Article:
This "charcoal bed" is obviously not the optimal solution to the problem. There are holes drilled through the bed in spots, but there is just not enough airflow to the charcoal. Further, the bed doesn't come high enough to get a really good sear on those steaks: it hangs on little hooks on the handles, and there are only three settings. The lowest is actually good for ribs or even pork butts, but the highest is way too low for hot cooking.

So what to do?

I approached the problem by laying some bricks on the bed, and putting a grate across the bricks:

This solves two problems. First, it raises the charcoal an additional inch or so, bringing it high enough to actually touch the grate the food lies on. Second, it gives an inch or so of "empty space" below the charcoal, allowing the air circulation the charcoal desparately wants to get really hot.

The thermometer on the Santa Fe is cheap: measuring "Warm", "Ideal", and "Hot". On my grill, a chimney-full of lump charcoal, raised to the hottest level gets the thermometer past "Hot" and back around to the line between "Warm" and "Ideal". That, my friends, is hot. I couldn't tell you exactly how hot it is (I never measured it to see), but the meat cooks like it's in the neighbourhood of 700F or so. Or at least, it cooks like it cooks on my other grill, when I've measured it at 700+ F.

Now, this guy has done a more thorough job of venting his charcoal, but he doesn't look to have solved the distance problem. (Thanks for the link, John!) But one improvement was his addition of dividers for the charcoal, which let you control the piles better.

My newer grill has those same dividers:

So that's my solution to the height and ventilation problem on the Santa Fe. It cost me a couple bricks I found lying around the yard and a grate I bought at Home Depot or Lowe's. The grate is actually a replacement grate for a gas grill: it was a replacement for the grate in the bottom of an older gas grill, where the lava rocks were put, above the burners. I think it cost me $20.

If I had it to do again, I'd actually buy some steel bolts, drill some holes in the charcoal bed, and fasten the bolts into the bed. Then I'd put some nuts and washers on the bolts about 2" (4.5 cm) above the bed, and fasten the grate there. That would be more "permanent", and the grate would be less wobbly than resting on bricks.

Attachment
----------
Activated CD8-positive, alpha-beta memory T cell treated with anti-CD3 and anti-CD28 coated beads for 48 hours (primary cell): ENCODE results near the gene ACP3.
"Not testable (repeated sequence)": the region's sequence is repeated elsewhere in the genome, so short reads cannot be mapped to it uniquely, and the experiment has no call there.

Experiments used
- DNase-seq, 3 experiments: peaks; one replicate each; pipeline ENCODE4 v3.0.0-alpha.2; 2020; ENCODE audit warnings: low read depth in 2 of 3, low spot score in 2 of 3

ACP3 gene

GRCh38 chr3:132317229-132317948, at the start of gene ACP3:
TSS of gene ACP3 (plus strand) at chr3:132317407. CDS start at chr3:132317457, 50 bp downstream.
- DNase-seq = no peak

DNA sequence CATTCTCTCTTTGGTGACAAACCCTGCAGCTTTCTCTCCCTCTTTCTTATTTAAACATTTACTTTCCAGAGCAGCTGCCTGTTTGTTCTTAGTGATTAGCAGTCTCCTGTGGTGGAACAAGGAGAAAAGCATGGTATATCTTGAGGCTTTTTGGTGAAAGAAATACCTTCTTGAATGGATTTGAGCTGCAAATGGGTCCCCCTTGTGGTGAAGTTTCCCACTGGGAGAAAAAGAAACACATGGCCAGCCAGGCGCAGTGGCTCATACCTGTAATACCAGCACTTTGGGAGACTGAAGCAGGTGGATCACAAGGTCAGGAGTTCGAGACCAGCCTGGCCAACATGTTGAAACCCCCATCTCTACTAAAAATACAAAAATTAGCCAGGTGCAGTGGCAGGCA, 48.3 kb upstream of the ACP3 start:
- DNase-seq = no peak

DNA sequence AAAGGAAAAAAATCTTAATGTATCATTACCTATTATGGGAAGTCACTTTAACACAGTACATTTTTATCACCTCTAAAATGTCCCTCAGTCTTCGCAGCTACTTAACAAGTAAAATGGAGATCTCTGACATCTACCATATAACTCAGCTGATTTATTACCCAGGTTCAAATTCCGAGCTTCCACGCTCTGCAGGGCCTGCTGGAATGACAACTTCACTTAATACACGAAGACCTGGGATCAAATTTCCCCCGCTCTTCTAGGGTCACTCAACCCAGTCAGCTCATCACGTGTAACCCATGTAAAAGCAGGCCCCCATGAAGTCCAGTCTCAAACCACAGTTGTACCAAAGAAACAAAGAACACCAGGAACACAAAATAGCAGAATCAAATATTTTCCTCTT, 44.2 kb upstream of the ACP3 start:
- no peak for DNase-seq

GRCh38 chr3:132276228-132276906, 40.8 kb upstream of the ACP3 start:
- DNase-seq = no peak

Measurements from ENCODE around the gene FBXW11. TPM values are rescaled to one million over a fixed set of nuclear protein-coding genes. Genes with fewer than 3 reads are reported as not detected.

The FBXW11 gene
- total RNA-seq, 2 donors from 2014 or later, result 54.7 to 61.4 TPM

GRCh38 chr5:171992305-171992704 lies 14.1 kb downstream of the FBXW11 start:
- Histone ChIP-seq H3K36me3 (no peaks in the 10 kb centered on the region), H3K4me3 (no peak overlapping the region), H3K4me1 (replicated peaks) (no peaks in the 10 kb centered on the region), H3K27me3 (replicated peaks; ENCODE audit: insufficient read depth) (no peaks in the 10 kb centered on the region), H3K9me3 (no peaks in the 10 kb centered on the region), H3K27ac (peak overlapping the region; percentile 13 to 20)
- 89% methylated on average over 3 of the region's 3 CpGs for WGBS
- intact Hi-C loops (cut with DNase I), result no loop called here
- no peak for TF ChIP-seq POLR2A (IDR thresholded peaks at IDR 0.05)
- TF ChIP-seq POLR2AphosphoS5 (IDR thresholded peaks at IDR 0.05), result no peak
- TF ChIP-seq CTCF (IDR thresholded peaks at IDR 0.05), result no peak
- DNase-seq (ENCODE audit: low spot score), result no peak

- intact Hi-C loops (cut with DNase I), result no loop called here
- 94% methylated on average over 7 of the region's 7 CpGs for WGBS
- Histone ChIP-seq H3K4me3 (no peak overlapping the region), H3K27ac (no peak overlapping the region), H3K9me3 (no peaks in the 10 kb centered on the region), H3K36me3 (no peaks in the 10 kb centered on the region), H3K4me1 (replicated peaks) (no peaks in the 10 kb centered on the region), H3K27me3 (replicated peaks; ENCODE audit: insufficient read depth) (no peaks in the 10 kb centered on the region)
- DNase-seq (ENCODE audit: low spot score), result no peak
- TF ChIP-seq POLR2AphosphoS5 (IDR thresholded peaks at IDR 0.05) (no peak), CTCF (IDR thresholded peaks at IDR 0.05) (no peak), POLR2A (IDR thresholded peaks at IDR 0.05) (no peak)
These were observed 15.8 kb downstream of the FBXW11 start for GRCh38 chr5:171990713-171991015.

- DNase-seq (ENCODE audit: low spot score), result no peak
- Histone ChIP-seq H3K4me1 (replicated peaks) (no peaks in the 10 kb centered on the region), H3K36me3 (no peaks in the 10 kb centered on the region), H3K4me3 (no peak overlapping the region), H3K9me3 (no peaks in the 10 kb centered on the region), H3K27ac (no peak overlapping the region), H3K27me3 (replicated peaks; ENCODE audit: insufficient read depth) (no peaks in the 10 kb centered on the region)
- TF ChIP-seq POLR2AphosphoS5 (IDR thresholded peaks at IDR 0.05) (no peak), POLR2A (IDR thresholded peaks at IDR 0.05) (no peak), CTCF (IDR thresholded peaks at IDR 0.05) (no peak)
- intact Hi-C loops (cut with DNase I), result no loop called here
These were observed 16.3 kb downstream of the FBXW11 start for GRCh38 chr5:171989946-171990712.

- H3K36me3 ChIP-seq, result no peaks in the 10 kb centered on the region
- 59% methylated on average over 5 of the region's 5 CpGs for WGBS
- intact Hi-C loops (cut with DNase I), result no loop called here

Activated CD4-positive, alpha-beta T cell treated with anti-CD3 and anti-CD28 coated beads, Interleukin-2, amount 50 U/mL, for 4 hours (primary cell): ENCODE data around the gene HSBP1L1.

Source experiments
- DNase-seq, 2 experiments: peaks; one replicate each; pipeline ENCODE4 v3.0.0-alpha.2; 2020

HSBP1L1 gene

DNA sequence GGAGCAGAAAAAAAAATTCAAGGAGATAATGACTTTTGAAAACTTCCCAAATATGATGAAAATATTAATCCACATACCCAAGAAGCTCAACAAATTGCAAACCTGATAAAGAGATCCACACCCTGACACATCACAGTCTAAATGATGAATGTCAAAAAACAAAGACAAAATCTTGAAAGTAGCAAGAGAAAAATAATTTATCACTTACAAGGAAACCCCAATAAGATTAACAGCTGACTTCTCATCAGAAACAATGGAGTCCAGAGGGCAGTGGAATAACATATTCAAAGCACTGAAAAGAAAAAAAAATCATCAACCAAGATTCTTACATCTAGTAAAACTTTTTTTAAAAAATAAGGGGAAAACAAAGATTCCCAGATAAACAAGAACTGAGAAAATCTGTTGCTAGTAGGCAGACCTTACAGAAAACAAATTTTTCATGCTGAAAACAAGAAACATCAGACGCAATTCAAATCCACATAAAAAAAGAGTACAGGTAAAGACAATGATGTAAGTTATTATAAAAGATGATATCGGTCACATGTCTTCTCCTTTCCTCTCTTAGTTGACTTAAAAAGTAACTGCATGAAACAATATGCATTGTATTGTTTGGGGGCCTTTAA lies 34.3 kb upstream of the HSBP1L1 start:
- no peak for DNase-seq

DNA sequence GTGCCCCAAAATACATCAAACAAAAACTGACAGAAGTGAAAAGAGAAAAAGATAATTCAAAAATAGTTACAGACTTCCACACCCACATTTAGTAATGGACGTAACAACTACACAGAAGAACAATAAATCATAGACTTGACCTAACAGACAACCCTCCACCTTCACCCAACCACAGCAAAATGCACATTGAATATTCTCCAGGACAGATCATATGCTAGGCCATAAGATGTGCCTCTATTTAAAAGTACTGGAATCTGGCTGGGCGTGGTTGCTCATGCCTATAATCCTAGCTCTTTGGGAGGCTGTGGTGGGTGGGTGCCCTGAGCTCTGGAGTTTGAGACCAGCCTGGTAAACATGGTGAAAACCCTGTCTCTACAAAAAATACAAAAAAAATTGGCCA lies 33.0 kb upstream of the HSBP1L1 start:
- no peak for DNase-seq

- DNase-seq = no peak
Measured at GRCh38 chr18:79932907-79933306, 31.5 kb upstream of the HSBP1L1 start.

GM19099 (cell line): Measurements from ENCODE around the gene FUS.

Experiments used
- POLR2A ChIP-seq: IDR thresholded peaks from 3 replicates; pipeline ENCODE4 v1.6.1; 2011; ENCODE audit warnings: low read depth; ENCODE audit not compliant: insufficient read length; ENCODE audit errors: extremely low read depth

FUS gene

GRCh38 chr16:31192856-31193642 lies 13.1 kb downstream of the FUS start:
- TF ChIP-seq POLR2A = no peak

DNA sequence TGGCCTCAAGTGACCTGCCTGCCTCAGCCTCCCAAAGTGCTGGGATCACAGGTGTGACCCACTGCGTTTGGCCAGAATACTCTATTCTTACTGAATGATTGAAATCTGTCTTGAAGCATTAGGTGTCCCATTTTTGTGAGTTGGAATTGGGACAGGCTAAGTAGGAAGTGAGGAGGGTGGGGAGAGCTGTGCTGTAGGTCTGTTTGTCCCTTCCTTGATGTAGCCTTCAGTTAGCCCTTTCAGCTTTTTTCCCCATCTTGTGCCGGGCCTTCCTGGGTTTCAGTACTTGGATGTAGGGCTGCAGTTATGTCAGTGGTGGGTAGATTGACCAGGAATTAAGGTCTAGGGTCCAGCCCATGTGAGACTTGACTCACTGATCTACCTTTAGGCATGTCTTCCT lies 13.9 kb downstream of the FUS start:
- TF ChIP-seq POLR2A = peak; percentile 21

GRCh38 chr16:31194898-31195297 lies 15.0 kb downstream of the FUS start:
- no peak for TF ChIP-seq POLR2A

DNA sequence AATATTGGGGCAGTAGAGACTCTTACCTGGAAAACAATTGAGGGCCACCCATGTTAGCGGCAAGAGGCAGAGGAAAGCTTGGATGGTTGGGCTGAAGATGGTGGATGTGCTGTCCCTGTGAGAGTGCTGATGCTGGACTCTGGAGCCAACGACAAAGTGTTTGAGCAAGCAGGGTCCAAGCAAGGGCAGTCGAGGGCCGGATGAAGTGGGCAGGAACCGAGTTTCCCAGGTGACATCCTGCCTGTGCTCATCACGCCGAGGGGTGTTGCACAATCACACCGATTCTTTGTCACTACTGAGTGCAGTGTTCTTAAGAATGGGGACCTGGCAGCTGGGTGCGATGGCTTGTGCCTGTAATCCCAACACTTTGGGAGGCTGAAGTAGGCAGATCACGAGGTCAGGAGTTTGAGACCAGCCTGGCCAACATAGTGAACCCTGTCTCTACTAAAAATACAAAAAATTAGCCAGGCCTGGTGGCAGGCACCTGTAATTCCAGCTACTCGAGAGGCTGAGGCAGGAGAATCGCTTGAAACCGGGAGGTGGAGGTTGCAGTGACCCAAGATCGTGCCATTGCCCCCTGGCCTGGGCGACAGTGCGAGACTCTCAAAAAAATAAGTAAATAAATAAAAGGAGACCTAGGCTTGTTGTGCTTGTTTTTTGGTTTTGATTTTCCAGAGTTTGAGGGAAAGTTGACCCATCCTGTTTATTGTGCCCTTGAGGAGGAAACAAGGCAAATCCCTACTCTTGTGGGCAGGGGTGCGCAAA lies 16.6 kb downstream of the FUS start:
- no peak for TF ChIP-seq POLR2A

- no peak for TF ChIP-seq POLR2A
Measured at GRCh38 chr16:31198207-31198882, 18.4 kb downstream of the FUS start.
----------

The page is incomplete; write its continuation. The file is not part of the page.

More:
But you know what? It's been fun. And although I've tried to give my Santa Fe away, no one wants it. So I'm enjoying both my grills now.

Speaking of which, I have an offset smoker and my Santa Fe: two good charcoal grills I rarely use since I bought my Bar-B-Chef. I'd like to get rid of the one or the other. So if you live around NC and will provide a good home to a piece of charcoal cooking gear, give me a shout. Two grills is fun, three is getting a bit much... Personally, I'd rather part with the offset cooker and keep the Sante Fe, but let me know if you need either one...

Wednesday, June 27, 2007

Choose SysAdmin

I've alluded to my career in IT here before. I experienced a sudden whim to elucidate on that, and since this is my blog, I'm going to take some time and do exactly that.

If I had a penny for every person who's asked me for help on their home computer, I'd never need to work again. I suppose if you're a doctor, you have to deal with all your friends asking about their runny noses whenever you go to a party: when you're in IT, you are swarmed with people asking about their computers whenever you go to church.

Now, for all my family and friends who actually read this blog: I'm more than happy to help you with little things like your computers. Really, I'm a rather useless person, when all's said and done. This is one small area where I can be of some use to someone, so I don't mind trying to help. But you need to understand a little about how this world works.

First, I don't do desktop support. When I say "I work on computers", I mean "I work on very expensive stuff that no individual actually owns." I'm not the guy in khakis and a polo shirt who walks around in your office, fixing the computers on people's desks. I'm the guy in ripped jeans, a t-shirt, and hiking boots in the refrigerated server room. No one sees me. That actually indicates I significantly out-rank the khaki-wearer.

I work on real computers, not the consumer-grade stuff you buy at CompUSA or Best Buy. The computers I work on generally lack any sort of graphics or a mouse: text-only interfaces and serial ports, baby!

Now, I might be able to help you with your home PC, but that's not what I do. In fact, I use Macintosh exclusively at home. I have no idea why your Windows PC is doing that thing. I am certainly willing to try and help you figure it out, but that's not what I do.

Second, I didn't write the software you're running. Most recently, I've been making a living as a programmer. No, I don't write video games, or even Microsoft Office. I write highly-specialized applications to help people in manufacturing plants get their jobs done quickly and efficiently. You've never seen a program I wrote, and you probably never will.